If you get injured, the most effective cure is to rest and not climb, but if you are a climber, you know that’s often not an option. Osteopathic treatment can help you continue to climb without risking further injury to your fingers.

Elbow injuries

Also commonly known as “tennis elbow,” elbow injuries can be painful and debilitating for your climbing and day-to-day life. Conditioning and strengthening can help keep your elbow tendons in good condition and prevent elbow injuries.

There is a range of elbow issues that climbers can suffer from, all with various treatments. Osteopaths can help diagnose and treat your specific injury effectively. Because osteopathic treatment is designed to support your body’s capacity for self-healing and promote well-being, they will be able to provide a range of treatments to heal and promote strength to prevent future injuries.

Shoulder injuries

Another part of your body that experiences a great deal of stress during climbing is your shoulder muscles. Climbers tend to be at a higher risk of shoulder impingements, a condition where your rotator cuff tendons are trapped and compressed during movements. This problem can result in severe shoulder pain during activities.

Strengthening your shoulders will help stability and prevent injuries. Osteopaths can perform a series of tests, assess your shoulder muscles for a range of motion and strength, perform ultrasounds and other scans if appropriate, and provide a range of treatment options.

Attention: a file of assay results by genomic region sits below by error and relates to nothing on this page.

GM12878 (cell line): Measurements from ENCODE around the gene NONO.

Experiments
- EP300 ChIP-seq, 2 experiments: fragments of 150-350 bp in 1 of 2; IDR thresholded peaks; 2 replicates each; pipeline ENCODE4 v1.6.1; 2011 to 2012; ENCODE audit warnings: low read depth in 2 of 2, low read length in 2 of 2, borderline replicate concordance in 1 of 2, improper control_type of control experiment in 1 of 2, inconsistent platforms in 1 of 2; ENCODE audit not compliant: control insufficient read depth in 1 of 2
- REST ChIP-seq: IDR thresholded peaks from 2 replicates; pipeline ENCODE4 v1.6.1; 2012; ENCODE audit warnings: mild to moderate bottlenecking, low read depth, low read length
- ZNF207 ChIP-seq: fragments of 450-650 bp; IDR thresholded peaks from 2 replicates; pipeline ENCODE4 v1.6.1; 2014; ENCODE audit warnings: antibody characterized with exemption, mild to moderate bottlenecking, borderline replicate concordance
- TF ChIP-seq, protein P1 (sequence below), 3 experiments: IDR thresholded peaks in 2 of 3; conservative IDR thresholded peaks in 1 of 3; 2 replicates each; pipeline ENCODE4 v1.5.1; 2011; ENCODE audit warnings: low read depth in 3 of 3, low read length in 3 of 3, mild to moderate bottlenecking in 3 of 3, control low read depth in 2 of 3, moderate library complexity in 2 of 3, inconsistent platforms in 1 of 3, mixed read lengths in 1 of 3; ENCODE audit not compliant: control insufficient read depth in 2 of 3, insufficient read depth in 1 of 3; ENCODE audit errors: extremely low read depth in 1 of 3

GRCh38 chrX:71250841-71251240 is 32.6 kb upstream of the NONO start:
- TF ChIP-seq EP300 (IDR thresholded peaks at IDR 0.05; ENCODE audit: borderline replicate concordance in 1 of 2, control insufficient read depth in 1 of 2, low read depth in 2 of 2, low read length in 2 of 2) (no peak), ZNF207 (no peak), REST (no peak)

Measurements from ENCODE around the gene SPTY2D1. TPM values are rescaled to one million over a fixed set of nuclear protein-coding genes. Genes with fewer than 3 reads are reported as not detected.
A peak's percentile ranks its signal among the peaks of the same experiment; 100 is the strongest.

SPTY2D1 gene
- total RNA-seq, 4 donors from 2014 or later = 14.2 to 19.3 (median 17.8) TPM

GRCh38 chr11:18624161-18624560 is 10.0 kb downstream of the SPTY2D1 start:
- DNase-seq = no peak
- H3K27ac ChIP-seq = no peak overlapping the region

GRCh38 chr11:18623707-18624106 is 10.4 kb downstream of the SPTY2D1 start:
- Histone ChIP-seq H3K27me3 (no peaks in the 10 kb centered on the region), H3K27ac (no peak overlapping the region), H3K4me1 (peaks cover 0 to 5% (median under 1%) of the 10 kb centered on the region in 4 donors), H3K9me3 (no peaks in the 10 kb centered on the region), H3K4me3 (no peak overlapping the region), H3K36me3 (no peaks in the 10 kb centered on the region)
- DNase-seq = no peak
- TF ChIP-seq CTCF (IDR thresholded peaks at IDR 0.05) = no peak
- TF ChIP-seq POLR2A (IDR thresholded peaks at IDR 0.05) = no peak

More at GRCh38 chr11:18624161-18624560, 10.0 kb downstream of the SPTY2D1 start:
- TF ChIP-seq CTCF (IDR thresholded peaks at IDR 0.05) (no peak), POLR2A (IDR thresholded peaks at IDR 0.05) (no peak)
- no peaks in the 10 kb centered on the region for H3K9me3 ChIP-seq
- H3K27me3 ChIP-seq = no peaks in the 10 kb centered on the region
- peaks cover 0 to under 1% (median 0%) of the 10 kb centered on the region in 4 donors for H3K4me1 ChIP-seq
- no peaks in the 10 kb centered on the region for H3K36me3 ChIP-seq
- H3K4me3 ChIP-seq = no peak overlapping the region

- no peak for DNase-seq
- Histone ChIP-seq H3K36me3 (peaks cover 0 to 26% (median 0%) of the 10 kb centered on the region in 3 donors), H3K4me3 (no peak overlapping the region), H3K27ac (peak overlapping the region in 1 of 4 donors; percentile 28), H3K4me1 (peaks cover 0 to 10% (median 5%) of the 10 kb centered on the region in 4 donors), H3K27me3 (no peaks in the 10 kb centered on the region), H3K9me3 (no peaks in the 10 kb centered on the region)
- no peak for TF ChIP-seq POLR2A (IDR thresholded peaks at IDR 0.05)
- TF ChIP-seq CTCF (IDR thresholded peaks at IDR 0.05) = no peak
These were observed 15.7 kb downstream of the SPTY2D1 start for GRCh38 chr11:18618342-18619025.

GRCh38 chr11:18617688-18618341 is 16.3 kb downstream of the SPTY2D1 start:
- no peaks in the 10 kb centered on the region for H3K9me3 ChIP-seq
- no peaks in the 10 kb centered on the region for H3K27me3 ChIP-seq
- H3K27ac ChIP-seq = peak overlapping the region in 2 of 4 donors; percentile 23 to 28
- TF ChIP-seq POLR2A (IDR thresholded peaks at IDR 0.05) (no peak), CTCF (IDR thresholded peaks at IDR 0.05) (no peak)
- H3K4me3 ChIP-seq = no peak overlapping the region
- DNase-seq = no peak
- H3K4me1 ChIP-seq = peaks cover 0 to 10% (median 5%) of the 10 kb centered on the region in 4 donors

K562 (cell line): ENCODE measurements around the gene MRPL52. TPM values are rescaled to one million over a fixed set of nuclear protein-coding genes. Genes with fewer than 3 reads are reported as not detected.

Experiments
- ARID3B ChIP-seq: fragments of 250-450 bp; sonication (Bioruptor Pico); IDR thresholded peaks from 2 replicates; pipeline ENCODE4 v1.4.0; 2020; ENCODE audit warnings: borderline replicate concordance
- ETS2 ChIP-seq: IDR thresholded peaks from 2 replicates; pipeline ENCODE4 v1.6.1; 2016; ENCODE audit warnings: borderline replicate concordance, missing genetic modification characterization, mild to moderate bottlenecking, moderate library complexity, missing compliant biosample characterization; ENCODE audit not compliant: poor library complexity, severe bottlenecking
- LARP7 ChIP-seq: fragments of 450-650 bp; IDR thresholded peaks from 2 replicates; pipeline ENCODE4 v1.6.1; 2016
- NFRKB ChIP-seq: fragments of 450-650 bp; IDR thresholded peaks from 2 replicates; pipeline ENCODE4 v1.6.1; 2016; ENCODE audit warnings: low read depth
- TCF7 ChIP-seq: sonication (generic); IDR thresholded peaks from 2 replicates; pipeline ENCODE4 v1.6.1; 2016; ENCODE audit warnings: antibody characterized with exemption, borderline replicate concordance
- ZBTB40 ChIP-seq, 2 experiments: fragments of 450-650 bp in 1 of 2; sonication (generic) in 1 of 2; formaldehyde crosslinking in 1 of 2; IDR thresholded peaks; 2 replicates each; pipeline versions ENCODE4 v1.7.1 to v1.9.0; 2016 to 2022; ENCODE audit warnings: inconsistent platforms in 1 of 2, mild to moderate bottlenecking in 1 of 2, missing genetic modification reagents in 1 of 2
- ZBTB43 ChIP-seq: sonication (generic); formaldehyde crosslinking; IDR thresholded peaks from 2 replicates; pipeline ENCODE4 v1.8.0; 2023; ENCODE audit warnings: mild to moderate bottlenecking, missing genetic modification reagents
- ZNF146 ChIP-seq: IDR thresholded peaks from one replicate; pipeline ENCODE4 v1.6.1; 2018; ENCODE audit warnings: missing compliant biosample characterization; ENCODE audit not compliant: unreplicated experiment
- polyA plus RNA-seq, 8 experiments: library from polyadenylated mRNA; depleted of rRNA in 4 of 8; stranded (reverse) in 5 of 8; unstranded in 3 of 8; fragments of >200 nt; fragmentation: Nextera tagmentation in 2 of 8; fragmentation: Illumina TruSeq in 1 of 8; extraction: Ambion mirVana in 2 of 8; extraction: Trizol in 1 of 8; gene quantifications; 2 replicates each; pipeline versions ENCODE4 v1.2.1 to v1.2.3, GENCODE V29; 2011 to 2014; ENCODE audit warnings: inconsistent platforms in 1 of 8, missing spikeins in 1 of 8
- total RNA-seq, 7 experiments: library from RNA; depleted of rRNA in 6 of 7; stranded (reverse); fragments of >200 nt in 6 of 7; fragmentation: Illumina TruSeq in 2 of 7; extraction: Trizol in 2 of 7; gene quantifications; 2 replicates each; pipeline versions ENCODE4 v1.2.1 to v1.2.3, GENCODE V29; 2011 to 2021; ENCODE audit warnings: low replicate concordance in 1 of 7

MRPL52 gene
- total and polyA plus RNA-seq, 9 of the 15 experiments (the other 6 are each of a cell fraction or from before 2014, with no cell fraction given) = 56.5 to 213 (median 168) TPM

Knee injuries

There is a vast range of knee injuries that climbers can experience, and because your knees are so closely connected to other parts of your body, such as your ankles and your hips, knee injuries can quickly throw much of your body out of balance.

After clinical examination, osteopaths will look for signs of ligament or tendon instability and other symptoms and offer holistic treatment to heal the knee and strengthen to prevent future injuries. Osteopaths will also ensure that other areas of your body are not affected by your injury.

If you’re experiencing discomfort or pain while climbing, osteopaths can help identify and treat all types of injuries. They have access to advanced testing while also using holistic treatment methods to treat the whole body so you can go back to climbing faster and stronger.